World Food Programme pulls COVID-19 fundraising images after backlash

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Photo by: World Food Programme via Forecast-Based Financing / CC BY-NC-ND

BRUSSELS — The World Food Programme says photos of aid recipients in a top-performing fundraising drive have been pulled after a strong reaction on social media.

One of the images depicted an apparently malnourished child screaming while receiving care. Another showed a young child with a vacant expression salivating profusely.

In both cases, accompanying text read: “URGENT: the coronavirus emergency threatens the delivery of vital food assistance to nearly 100 million hungry people. Help us continue our life-saving work.”

The controversial campaign began on April 9 on the Facebook Audience Network, which shows ads on Facebook as well as other mobile apps and websites, and on television in Spain and South Korea, a WFP spokesperson told Devex by email. The images featuring small children were primarily from South Sudan, Yemen, and Ethiopia.

On Facebook, reactions were mixed. “Wtf that photo is beyond frightening thought this was for a horror film or something,” one user wrote in the comments section beneath the ad. “You make me sick spreading picture like this to get people to give…” another posted. A third commented in French that “it is not because they are poor that they don’t have the right to respect.”

Others disagreed. “Just gave 20 euros for this a minute ago. No more comments necessary other than please do it as well,” one Facebook user wrote.

“I think [aid organizations] should be aware of how harmful these images are.”

— Selasie Djameh, filmmaker

The WFP spokesperson told Devex that “this has been our best performing fundraising appeal which demonstrates that there can be many responses to the same creative content. Some people find it inspirational and it motivates them to become committed supporters to the organisation.”

However, they later added that “WFP has taken a decision to suspend use of any material that uses images of beneficiaries while it undertakes a review of the campaign.”

Asked how much the campaign had cost WFP and how much it had generated in donations, the spokesperson wrote only that the agency applies a formula across all its campaigns of spending 22.5 cents to raise $1.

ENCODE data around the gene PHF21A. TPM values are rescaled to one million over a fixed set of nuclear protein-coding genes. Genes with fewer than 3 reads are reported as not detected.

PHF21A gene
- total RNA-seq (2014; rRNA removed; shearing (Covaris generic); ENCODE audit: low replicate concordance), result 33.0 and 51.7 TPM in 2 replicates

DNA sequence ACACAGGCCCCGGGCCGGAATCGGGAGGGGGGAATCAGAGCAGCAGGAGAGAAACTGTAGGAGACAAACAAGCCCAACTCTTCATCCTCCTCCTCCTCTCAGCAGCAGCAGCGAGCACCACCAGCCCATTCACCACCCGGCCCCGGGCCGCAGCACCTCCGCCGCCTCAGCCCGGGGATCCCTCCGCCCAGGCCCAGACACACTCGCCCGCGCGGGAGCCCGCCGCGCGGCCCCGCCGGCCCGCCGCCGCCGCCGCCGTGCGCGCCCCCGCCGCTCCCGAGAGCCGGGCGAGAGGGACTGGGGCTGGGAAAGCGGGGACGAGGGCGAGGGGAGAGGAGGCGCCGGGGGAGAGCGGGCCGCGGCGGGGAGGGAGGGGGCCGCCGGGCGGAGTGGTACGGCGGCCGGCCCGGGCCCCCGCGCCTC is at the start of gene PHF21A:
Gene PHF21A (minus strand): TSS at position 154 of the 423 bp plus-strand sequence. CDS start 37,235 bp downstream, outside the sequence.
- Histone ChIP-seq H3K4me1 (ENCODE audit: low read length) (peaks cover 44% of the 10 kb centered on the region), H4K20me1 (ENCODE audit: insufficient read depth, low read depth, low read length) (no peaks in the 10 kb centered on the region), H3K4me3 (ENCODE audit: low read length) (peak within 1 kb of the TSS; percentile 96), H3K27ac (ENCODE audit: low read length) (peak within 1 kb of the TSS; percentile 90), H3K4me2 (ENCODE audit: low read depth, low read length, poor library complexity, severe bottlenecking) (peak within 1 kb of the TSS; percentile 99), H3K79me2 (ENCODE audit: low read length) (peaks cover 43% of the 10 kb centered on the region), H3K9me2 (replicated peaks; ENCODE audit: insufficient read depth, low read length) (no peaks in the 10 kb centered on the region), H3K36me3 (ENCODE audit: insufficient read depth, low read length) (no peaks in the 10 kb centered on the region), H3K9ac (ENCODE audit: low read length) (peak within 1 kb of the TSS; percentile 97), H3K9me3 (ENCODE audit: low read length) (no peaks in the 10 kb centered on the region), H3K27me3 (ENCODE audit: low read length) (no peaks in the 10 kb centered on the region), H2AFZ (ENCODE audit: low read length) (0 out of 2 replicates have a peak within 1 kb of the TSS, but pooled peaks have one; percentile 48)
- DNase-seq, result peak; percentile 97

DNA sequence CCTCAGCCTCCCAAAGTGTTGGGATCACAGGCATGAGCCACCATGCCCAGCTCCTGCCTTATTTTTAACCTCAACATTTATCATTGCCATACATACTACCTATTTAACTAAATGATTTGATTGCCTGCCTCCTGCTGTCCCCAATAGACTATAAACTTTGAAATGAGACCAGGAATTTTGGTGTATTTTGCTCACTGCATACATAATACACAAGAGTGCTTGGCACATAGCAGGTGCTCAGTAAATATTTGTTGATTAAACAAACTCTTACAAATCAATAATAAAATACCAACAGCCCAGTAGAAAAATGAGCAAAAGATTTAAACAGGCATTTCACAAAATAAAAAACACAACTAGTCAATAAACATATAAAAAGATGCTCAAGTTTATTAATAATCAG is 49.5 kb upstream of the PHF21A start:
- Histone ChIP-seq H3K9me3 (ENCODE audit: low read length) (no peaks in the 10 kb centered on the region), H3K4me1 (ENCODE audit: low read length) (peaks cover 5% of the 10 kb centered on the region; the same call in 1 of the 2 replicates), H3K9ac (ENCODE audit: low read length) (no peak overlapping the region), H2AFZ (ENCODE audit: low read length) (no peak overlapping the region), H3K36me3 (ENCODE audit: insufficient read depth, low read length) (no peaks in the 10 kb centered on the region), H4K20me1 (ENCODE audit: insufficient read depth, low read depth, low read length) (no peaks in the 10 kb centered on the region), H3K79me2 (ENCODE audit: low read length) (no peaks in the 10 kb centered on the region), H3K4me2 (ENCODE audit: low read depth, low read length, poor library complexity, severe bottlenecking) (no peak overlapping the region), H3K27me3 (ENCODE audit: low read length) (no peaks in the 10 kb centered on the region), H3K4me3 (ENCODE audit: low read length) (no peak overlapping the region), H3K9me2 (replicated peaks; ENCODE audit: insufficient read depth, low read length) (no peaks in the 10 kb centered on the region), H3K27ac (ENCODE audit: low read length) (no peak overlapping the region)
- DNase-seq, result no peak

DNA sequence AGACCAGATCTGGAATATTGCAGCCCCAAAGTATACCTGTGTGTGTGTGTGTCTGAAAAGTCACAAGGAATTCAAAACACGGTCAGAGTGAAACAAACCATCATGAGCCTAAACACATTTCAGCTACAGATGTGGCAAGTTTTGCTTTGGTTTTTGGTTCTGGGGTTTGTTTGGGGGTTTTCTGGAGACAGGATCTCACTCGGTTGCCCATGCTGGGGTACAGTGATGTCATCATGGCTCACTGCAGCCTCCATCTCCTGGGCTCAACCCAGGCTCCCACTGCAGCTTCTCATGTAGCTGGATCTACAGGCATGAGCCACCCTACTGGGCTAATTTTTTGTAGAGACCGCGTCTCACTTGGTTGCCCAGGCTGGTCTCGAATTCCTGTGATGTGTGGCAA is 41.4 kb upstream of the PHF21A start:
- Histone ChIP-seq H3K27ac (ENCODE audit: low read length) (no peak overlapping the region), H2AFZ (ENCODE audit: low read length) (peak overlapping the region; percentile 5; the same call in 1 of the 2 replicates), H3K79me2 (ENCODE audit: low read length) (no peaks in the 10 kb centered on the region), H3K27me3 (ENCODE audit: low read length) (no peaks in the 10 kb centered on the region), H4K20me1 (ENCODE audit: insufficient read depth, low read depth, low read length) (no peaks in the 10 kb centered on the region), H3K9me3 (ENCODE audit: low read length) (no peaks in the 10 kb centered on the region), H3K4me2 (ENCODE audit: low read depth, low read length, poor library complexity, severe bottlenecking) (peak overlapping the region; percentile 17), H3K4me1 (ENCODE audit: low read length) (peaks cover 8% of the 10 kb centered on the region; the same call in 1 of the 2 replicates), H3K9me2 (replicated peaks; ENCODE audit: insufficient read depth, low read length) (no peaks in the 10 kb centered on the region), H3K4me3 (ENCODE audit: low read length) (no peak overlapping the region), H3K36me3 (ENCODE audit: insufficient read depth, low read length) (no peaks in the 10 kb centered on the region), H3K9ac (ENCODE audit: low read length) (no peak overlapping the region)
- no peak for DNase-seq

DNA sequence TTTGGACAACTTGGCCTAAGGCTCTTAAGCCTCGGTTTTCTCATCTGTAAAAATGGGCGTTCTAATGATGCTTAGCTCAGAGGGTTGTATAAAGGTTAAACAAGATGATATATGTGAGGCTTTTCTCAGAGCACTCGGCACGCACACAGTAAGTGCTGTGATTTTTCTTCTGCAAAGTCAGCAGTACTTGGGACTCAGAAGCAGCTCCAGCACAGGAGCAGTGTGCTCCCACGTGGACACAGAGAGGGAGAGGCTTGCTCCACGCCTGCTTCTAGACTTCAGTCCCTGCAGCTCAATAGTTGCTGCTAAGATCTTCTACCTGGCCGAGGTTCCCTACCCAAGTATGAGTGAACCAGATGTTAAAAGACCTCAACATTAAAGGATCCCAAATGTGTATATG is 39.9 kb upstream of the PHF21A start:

The spokesperson said that WFP owns the rights to the images and that parents or guardians of all the children involved gave their consent. “Consent is always required by WFP for use of images for fundraising purposes and these guidelines were strictly followed in this case,” the spokesperson wrote.

Selasie Djameh, a filmmaker from Ghana, tweeted about the campaign, saying in a post last month that “In 2020 organisations like @WFP need to STOP using images like these which are not only disturbing, but strip the dignity of the vulnerable people they are trying to help and reinforce stereotypes. This is NOT okay.”

Djameh told Devex over Skype this week that images of poor Africans remained the first reference point that people overseas have of her whenever she leaves the country. “I think [aid organizations] should be aware of how harmful these images are,” she said. “I know that U.N. agencies have policies on the dignity of vulnerable people that they depict, so I was very, very surprised to see [the WFP campaign].”

Asked about what ethical guidelines WFP applied in this case, the spokesperson responded that it “tries to strike a balance between portraying the graphic impact of hunger, while maintaining the dignity of subjects featured in external content. WFP is always mindful of feedback it receives in relation to its fundraising campaigns and remains flexible to review and adapt content, if necessary.”

By contrast, Djameh said that when she worked for a British organization on a project about girls’ education last year, she was impressed by the way the subjects were encouraged to speak freely, without a script.

“Part of the documentary project was to train the girls on how to film their own little blogs on their cellphones so that that could be added to the documentary,” Djameh said. “I felt like that gave them more agency to tell what they wanted to tell, show what they wanted to show.”

Research indicates that such images make members of the public less likely to believe they can make a difference in global crises, according to Molly Anders, research impact and engagement lead for the Development Engagement Lab at University College London.

In an email to Devex, she said a 2017 survey found that these kinds of images “not only elicit fewer donations than more positive, empowering imagery, but they may also have played a part in exacerbating donor fatigue.”

“This is likely because these negative images, used over and over again, have reinforced feelings of helplessness among the public and deprived them of a sense of collective progress, making them less likely to donate in the future,” Anders added.

About the author

  • Vince Chadwick

    Vince Chadwick is the Brussels Correspondent for Devex. He covers the EU institutions, member states, and European civil society. A law graduate from Melbourne, Australia, he was social affairs reporter for The Age newspaper, before moving to Europe in 2013. He covered breaking news, the arts and public policy across the continent, including as a reporter and editor at POLITICO Europe.